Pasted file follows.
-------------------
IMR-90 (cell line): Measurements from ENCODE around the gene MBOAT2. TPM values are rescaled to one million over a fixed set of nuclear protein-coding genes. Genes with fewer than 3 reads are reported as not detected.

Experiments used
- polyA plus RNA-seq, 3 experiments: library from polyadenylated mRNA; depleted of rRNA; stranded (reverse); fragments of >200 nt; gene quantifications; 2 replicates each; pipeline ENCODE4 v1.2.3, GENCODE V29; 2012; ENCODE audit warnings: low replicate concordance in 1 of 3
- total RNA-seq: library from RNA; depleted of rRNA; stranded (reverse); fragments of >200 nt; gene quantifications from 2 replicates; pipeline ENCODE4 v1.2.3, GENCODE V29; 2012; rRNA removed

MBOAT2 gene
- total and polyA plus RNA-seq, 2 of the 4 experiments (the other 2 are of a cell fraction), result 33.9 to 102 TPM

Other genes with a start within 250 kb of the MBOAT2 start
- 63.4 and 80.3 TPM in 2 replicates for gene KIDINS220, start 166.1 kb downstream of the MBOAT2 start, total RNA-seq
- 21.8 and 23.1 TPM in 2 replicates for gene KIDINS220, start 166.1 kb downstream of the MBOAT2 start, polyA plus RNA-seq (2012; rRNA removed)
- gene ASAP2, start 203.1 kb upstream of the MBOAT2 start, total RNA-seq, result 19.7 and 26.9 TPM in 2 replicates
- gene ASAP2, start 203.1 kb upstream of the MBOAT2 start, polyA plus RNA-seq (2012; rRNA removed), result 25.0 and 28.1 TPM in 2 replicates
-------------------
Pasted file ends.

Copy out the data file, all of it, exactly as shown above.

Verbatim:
IMR-90 (cell line): Measurements from ENCODE around the gene MBOAT2. TPM values are rescaled to one million over a fixed set of nuclear protein-coding genes. Genes with fewer than 3 reads are reported as not detected.

Experiments used
- polyA plus RNA-seq, 3 experiments: library from polyadenylated mRNA; depleted of rRNA; stranded (reverse); fragments of >200 nt; gene quantifications; 2 replicates each; pipeline ENCODE4 v1.2.3, GENCODE V29; 2012; ENCODE audit warnings: low replicate concordance in 1 of 3
- total RNA-seq: library from RNA; depleted of rRNA; stranded (reverse); fragments of >200 nt; gene quantifications from 2 replicates; pipeline ENCODE4 v1.2.3, GENCODE V29; 2012; rRNA removed

MBOAT2 gene
- total and polyA plus RNA-seq, 2 of the 4 experiments (the other 2 are of a cell fraction), result 33.9 to 102 TPM

Other genes with a start within 250 kb of the MBOAT2 start
- 63.4 and 80.3 TPM in 2 replicates for gene KIDINS220, start 166.1 kb downstream of the MBOAT2 start, total RNA-seq
- 21.8 and 23.1 TPM in 2 replicates for gene KIDINS220, start 166.1 kb downstream of the MBOAT2 start, polyA plus RNA-seq (2012; rRNA removed)
- gene ASAP2, start 203.1 kb upstream of the MBOAT2 start, total RNA-seq, result 19.7 and 26.9 TPM in 2 replicates
- gene ASAP2, start 203.1 kb upstream of the MBOAT2 start, polyA plus RNA-seq (2012; rRNA removed), result 25.0 and 28.1 TPM in 2 replicates